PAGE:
The ]]>Centers for Disease Control and Prevention (CDC) and the National Institute for Occupational Safety and Health (NIOSH)]]> define organic solvents as “carbon-based solvents...that are capable of dissolving or dispersing one or more substances.” Organic solvents can be divided into different categorizations, like carcinogens, reproductive hazards and neurotoxins. Neurotoxins, like toluene, tetrachloroethylene and n-hexane, can damage the brain, resulting in the condition organic solvent neurotoxicity (abbreviated as OSN).
Organic solvent neurotoxicity can be caused by improper protection at work, such as not using a mask when using a solvent, or from abuse. The ]]>National Survey on Drug Use and Health]]> from 2007 notes a rise in inhalant use among females between the ages of 12 and 17. For example, between 2002 and 2005, 34.9 percent of females in that age group answered that they had used toluene, glue or shoe polish to get high, compared to 25.8 percent of males in the same group.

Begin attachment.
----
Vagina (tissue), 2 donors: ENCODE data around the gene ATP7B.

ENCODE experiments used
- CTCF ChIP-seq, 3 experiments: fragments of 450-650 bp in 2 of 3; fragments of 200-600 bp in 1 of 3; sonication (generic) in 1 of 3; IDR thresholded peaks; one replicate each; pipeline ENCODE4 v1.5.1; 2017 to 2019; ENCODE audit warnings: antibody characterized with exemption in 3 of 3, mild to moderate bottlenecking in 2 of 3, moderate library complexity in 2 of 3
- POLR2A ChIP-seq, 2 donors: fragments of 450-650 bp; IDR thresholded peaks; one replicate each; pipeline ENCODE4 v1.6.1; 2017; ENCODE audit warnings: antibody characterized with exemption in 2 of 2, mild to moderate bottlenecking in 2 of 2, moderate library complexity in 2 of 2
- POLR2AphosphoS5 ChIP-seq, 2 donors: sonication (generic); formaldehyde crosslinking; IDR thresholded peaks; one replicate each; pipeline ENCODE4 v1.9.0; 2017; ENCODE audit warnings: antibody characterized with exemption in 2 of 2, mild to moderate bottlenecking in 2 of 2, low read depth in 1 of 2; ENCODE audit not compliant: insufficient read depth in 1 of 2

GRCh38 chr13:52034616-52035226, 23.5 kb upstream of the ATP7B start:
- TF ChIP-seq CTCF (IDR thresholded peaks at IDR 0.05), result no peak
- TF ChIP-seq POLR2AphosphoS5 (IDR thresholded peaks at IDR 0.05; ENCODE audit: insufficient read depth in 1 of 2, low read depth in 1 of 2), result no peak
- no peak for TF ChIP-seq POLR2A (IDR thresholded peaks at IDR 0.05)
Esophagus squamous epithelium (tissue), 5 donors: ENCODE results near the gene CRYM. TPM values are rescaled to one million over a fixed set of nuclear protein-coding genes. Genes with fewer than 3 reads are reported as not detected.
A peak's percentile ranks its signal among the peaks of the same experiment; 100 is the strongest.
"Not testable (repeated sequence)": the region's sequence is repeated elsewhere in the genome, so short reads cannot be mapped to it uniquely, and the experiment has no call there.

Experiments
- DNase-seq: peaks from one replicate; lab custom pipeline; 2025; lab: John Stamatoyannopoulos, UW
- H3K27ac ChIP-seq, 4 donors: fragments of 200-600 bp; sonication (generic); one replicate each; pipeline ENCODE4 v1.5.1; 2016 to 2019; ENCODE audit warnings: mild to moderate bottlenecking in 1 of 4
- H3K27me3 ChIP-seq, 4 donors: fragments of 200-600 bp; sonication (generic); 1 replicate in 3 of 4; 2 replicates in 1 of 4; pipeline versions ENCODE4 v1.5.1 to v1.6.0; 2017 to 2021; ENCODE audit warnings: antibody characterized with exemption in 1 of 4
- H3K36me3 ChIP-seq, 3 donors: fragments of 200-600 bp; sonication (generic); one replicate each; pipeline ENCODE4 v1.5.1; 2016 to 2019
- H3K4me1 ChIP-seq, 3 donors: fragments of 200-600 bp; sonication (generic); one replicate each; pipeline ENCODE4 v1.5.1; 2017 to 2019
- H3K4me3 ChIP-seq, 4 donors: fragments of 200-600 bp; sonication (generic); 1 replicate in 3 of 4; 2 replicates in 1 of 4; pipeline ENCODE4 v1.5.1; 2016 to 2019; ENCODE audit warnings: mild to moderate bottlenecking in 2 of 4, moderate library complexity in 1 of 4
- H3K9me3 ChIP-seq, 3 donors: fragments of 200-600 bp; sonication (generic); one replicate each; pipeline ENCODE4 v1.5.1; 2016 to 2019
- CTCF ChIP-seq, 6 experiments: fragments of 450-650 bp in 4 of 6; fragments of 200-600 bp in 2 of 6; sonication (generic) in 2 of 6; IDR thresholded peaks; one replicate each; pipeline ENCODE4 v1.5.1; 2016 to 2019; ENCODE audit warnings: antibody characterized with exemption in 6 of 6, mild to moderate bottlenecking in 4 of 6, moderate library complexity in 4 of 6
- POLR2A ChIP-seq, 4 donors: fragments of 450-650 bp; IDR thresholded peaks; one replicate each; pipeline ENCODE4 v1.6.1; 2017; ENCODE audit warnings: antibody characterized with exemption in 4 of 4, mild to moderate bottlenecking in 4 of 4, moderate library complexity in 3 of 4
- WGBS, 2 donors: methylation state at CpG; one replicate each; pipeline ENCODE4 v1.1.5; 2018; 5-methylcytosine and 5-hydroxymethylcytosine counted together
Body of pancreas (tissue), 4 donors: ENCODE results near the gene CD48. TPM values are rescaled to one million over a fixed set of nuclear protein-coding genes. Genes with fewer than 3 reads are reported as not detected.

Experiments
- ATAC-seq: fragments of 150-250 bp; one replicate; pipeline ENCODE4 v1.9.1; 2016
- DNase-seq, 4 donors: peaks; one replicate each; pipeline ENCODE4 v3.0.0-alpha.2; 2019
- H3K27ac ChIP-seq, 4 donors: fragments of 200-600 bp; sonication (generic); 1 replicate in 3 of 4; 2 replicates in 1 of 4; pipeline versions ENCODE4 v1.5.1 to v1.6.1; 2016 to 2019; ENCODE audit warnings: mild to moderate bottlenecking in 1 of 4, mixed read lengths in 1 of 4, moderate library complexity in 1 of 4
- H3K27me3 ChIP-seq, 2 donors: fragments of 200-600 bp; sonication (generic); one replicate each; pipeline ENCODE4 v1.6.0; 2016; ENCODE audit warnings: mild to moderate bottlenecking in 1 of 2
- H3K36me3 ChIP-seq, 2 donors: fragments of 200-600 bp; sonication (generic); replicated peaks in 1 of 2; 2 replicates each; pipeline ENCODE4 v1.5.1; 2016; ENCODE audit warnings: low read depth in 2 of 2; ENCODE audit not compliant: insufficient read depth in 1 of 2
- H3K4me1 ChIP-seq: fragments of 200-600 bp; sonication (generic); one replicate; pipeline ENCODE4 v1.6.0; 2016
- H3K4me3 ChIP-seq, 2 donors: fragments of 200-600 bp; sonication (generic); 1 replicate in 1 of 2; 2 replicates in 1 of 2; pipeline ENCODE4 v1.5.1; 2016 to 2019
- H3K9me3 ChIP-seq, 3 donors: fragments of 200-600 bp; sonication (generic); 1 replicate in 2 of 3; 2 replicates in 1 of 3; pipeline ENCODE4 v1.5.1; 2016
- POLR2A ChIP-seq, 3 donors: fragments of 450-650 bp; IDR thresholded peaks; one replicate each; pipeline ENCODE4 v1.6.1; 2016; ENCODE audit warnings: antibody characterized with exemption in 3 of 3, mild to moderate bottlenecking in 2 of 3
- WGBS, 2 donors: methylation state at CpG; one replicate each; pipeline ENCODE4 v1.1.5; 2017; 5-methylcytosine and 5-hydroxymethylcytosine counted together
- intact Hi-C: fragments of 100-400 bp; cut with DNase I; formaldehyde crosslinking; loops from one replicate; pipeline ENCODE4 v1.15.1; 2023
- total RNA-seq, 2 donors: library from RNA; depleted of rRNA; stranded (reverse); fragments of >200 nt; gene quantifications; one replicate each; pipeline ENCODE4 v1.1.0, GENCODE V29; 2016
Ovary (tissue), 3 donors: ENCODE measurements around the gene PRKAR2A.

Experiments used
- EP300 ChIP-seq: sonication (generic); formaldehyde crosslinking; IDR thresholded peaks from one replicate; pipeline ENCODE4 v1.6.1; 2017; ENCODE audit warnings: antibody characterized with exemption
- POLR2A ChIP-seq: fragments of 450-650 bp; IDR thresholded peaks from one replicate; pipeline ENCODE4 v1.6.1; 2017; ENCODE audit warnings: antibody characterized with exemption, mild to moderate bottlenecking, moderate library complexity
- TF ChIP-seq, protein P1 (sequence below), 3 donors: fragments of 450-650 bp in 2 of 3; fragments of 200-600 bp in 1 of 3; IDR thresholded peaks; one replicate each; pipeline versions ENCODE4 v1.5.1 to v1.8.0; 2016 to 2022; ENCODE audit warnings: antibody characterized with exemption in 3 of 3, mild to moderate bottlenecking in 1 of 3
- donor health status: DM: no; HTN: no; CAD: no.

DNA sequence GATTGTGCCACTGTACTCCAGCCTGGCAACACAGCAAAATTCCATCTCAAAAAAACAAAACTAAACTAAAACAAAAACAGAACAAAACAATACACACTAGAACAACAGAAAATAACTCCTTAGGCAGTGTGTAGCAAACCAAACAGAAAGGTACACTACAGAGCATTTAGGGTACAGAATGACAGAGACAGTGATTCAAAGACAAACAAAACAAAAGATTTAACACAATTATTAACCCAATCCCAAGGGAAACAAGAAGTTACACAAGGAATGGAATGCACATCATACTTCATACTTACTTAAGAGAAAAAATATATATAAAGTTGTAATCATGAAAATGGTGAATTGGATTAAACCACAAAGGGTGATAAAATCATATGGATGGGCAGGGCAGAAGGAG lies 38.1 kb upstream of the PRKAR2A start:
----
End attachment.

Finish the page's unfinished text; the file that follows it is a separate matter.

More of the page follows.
The acute organic solvent neurotoxicity make the person feel ill, with symptoms include nausea, vomiting, loss of appetite, confusion, light-headedness and severe headaches. Dermatitis can also occur; ]]>symptoms of dermatitis]]> include itching, skin lesions, redness and swelling. Jenni A. Ogden, PhD, author of the book Fractured Minds: A Case-Study Approach to Clinical Neuropsychology, notes “people who suffer from acute symptoms do not necessarily develop the chronic syndrome of OSN, possibly because they are so debilitated by the acute symptoms that they stop working with solvents before irreversible neurological damage results.”
Exposure to organic solvents can also result in ]]>peripheral neuropathy]]>, as studied by Kutlu et al.